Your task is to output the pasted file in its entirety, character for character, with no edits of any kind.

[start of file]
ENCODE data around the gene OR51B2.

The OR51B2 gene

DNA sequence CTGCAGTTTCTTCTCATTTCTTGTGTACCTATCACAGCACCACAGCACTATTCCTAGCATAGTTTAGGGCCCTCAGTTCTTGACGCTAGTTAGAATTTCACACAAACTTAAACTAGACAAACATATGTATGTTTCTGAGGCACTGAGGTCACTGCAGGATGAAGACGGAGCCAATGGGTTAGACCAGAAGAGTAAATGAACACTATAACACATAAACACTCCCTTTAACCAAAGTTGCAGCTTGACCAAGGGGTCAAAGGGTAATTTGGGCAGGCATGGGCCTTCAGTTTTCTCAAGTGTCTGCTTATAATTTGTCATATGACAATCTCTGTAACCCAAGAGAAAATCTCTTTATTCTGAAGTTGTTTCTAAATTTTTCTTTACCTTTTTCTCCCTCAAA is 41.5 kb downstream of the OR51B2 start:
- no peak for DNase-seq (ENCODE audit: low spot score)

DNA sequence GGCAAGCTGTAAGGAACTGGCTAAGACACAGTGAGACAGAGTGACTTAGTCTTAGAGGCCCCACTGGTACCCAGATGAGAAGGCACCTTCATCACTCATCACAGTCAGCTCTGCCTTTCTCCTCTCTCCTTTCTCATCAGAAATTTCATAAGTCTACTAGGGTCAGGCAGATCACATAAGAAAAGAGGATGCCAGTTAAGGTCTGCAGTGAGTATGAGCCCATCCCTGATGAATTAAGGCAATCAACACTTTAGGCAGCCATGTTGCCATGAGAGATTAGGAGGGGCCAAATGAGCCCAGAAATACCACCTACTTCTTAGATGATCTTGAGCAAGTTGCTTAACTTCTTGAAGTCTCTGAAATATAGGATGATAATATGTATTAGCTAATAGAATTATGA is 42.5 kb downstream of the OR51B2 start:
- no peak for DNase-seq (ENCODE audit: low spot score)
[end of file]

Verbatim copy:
ENCODE data around the gene OR51B2.

The OR51B2 gene

DNA sequence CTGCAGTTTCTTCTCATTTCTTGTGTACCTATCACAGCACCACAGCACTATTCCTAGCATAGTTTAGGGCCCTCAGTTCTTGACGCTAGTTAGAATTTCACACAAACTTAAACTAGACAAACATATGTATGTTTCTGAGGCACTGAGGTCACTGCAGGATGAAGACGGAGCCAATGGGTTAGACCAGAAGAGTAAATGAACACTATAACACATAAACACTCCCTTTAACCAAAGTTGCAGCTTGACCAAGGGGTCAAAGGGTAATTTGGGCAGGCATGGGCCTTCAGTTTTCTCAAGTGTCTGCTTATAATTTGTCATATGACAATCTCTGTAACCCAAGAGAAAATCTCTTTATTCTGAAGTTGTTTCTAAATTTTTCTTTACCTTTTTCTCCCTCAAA is 41.5 kb downstream of the OR51B2 start:
- no peak for DNase-seq (ENCODE audit: low spot score)

DNA sequence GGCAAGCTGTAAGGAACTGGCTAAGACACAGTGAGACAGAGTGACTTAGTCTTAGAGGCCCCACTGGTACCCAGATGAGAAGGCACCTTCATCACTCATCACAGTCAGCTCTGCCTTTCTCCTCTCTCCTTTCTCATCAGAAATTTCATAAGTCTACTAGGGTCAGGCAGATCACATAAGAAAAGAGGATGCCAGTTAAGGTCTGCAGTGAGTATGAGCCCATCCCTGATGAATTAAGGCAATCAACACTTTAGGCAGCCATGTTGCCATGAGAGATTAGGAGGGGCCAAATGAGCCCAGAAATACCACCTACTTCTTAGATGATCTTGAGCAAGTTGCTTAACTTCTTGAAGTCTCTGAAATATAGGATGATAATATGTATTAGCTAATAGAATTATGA is 42.5 kb downstream of the OR51B2 start:
- no peak for DNase-seq (ENCODE audit: low spot score)